Microfinance : Does it support households to achieve an income above self-sufficiency? Evidence from rural Northern Ethiopia
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- Master's theses (HH)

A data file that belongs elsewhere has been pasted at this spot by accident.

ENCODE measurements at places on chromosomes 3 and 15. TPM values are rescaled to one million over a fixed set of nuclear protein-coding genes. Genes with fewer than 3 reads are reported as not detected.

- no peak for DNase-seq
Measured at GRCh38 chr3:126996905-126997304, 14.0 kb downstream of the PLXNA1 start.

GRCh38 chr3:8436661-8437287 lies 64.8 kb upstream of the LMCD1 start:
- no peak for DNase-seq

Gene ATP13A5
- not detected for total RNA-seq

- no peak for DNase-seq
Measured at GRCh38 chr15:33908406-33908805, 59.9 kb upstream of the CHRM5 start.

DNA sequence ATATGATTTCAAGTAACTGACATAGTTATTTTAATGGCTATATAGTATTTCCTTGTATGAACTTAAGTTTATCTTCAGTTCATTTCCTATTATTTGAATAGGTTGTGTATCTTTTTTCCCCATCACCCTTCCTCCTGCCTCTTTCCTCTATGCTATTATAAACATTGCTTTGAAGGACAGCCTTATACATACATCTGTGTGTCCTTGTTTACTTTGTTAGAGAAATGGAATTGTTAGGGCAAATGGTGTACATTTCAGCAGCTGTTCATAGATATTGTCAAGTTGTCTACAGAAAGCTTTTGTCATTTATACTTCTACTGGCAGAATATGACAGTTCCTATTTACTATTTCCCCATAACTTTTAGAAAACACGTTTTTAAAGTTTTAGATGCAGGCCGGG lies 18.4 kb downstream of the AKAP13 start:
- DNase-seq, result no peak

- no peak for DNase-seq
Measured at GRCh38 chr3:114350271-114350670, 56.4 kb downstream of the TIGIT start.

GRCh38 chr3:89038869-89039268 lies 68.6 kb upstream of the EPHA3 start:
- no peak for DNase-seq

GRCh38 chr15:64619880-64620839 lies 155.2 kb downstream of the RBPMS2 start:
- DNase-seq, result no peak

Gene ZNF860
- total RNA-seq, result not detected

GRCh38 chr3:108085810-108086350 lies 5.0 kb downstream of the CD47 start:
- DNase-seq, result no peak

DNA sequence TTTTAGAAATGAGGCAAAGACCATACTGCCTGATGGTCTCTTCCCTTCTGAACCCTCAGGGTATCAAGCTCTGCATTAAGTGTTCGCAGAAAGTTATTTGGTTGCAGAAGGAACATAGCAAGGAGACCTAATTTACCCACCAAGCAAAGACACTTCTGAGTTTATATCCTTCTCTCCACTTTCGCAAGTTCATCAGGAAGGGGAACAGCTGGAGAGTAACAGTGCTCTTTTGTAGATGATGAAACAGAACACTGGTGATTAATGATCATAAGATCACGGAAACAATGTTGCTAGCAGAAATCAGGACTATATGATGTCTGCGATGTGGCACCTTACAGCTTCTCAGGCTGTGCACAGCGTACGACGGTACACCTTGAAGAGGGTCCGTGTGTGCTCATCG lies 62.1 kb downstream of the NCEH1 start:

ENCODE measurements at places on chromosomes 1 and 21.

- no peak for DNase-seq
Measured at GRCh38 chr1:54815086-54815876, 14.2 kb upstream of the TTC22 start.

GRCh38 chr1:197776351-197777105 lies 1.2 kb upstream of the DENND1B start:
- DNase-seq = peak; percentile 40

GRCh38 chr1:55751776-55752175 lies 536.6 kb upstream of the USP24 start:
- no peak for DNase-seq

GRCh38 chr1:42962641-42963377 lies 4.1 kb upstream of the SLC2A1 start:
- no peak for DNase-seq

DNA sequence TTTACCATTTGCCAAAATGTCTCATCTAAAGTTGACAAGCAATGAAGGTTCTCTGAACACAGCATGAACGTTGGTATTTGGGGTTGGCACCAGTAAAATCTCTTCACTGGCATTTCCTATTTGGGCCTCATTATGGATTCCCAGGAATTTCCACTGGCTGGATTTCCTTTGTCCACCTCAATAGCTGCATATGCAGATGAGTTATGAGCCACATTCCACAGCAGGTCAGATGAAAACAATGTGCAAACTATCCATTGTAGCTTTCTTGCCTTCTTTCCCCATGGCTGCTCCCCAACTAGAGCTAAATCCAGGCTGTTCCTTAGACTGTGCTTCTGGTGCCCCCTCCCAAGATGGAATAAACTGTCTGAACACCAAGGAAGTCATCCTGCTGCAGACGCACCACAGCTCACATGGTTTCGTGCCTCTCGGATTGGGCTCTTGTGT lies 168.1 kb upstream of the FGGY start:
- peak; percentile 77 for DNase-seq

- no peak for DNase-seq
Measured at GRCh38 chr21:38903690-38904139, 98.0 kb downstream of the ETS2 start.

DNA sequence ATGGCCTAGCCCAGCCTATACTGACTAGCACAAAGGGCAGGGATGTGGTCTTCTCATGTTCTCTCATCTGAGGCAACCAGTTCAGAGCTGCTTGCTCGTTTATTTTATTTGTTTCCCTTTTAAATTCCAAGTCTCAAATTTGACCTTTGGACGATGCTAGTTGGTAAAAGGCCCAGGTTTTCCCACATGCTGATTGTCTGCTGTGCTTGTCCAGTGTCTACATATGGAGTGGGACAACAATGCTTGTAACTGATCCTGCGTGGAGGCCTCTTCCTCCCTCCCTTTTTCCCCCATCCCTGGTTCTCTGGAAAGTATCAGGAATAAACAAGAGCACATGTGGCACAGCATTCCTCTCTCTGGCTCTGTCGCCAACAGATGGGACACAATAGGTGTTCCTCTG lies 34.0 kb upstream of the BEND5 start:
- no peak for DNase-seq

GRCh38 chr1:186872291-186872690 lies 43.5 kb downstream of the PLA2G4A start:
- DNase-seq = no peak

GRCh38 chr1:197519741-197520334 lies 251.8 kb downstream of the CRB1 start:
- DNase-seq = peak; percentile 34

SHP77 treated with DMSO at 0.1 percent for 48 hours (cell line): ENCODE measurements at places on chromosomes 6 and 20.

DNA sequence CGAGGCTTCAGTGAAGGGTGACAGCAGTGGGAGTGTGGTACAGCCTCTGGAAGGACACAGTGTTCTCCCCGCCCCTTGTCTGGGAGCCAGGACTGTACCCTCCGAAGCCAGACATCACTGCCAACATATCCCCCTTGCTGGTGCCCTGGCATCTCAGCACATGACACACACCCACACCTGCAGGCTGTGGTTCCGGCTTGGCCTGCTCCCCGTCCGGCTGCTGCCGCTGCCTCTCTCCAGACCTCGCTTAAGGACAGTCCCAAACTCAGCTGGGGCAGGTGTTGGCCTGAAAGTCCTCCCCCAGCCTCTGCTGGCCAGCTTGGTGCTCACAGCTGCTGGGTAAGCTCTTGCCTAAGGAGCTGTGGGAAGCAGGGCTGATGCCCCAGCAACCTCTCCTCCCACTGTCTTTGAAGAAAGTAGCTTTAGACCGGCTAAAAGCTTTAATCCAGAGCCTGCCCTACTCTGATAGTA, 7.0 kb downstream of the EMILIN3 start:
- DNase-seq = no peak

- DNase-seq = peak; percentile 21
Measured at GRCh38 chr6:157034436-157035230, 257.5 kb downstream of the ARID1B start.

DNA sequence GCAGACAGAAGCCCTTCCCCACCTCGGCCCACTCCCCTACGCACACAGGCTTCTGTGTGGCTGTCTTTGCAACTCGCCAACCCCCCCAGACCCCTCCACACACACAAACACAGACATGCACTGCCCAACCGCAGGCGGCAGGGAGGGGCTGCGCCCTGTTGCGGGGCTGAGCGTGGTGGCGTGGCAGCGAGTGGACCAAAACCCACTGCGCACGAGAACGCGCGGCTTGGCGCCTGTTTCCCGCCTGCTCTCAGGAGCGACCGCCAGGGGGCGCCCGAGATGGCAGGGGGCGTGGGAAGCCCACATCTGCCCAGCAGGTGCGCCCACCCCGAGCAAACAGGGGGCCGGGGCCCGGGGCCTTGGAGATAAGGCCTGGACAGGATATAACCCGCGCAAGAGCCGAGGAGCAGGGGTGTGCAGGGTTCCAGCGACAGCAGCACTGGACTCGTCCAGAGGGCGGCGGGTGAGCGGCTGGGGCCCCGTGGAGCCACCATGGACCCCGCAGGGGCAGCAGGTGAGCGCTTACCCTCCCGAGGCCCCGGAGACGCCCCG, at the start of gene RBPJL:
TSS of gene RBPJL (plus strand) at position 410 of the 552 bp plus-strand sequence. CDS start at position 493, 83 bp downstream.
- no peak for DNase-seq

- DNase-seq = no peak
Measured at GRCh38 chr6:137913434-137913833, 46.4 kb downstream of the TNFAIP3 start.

While the expansion of Microfinance institutions throughout the third world is clear, the policy ramifications are not. As in many countries in Sub-‐Saharan Africa, program credit impact assessment has come under much scrutiny in Ethiopia. However, non-‐classical measurement error, self selection into the program, lack of valid exclusion restrictions, violation of key ignorability-‐of-‐treatment assumption coupled with difficulty of finding good identification strategy when conditional independence fails, complicates the identification of the causal effects of Microfinance. In this paper, the researcher identifies the impact of Microfinance on income and non-‐income indicators of poverty in the rural areas of the Tigray region of Ethiopia by using two rounds of regional representative household survey data that were collected in 2006, and more recently in 2010. In particular, the researcher studies whether microfinance credit is reducing poverty, helps the poorest of the poor and the amount of malnutrition reduced because of microfinance credit. In order to consistently identify the causal effect of participation in Microfinance and compare the results, the researcher uses two new estimators called Klein and Vella (KV) and minimum biased estimator along with the standard Heckman bivariate normal (BVN) selection model. The researcher finds consistent evidence of causal effect of participation in Microfinance on reducing child malnutrition and increasing annual per capita consumption expenditure when applying the three estimators. More importantly, the study has shown that the poorest of the poor are benefiting more from Microfinance credit program than the moderate poor rural households in Tigray. Findings also suggest that around 3% of the reduction in the gap of sever poverty in Tigray is made possible by program credit. Results show how Social Welfare programs aimed at poverty alleviation among those living in severe poverty can affect child malnutrition outcomes, which goes beyond the standard poverty measures of consumption and income.